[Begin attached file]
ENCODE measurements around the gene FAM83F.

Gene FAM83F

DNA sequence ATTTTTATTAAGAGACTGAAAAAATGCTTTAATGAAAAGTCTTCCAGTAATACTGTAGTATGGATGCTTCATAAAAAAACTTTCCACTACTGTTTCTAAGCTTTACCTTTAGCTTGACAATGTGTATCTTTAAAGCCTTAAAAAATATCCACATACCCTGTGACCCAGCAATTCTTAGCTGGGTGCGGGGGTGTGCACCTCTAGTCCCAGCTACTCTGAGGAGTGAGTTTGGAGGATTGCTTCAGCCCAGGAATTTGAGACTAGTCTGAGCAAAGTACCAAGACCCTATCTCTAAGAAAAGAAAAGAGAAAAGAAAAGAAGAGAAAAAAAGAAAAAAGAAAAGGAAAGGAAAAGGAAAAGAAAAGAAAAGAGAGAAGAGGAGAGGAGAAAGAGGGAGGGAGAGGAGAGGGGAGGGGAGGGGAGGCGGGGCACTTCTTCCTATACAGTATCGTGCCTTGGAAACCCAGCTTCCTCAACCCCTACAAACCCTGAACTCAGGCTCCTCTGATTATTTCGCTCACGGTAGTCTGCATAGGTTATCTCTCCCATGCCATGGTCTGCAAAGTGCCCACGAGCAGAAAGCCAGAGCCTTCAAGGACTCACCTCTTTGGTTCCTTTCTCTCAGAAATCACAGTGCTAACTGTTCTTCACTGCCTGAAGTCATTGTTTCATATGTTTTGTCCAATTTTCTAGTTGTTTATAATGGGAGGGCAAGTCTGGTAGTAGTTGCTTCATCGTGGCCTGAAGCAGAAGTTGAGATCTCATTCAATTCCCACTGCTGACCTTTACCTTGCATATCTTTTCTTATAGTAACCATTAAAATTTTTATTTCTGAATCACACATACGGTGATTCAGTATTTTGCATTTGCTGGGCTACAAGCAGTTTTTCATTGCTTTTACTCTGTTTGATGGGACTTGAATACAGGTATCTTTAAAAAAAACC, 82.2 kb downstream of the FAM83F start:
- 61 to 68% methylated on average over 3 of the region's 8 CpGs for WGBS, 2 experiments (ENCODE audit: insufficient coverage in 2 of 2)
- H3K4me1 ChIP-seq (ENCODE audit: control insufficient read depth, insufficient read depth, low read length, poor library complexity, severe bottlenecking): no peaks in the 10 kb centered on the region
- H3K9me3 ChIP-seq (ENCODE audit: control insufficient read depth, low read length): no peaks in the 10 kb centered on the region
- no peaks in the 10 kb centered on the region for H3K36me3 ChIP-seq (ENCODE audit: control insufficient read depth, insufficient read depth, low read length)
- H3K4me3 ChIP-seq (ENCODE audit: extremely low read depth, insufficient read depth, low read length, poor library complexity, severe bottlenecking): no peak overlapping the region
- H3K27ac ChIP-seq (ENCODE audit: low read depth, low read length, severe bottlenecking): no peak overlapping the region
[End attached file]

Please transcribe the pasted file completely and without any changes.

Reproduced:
ENCODE measurements around the gene FAM83F.

Gene FAM83F

DNA sequence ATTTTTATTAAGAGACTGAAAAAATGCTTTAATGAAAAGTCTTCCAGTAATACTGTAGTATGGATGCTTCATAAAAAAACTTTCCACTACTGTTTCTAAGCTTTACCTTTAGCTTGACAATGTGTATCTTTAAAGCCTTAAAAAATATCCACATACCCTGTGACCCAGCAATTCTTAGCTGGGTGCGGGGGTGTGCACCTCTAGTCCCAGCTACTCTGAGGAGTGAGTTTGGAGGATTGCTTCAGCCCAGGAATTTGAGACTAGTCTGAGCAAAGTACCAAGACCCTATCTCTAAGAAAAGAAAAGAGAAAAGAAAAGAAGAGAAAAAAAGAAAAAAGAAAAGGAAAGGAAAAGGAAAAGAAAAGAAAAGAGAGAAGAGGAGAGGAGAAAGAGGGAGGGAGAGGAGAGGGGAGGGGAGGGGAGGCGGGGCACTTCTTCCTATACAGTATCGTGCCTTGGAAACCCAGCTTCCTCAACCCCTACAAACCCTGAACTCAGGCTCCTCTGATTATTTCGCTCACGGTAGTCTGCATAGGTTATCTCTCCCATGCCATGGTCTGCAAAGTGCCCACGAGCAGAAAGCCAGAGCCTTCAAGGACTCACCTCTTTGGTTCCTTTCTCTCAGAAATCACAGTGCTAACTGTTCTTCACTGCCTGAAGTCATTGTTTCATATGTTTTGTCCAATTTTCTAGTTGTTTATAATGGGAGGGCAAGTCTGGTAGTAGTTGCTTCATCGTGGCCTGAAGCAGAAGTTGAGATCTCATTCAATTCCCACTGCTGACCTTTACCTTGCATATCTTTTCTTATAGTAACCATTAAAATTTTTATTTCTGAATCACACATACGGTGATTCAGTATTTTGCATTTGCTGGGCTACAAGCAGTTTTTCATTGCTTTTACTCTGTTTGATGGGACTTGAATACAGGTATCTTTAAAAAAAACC, 82.2 kb downstream of the FAM83F start:
- 61 to 68% methylated on average over 3 of the region's 8 CpGs for WGBS, 2 experiments (ENCODE audit: insufficient coverage in 2 of 2)
- H3K4me1 ChIP-seq (ENCODE audit: control insufficient read depth, insufficient read depth, low read length, poor library complexity, severe bottlenecking): no peaks in the 10 kb centered on the region
- H3K9me3 ChIP-seq (ENCODE audit: control insufficient read depth, low read length): no peaks in the 10 kb centered on the region
- no peaks in the 10 kb centered on the region for H3K36me3 ChIP-seq (ENCODE audit: control insufficient read depth, insufficient read depth, low read length)
- H3K4me3 ChIP-seq (ENCODE audit: extremely low read depth, insufficient read depth, low read length, poor library complexity, severe bottlenecking): no peak overlapping the region
- H3K27ac ChIP-seq (ENCODE audit: low read depth, low read length, severe bottlenecking): no peak overlapping the region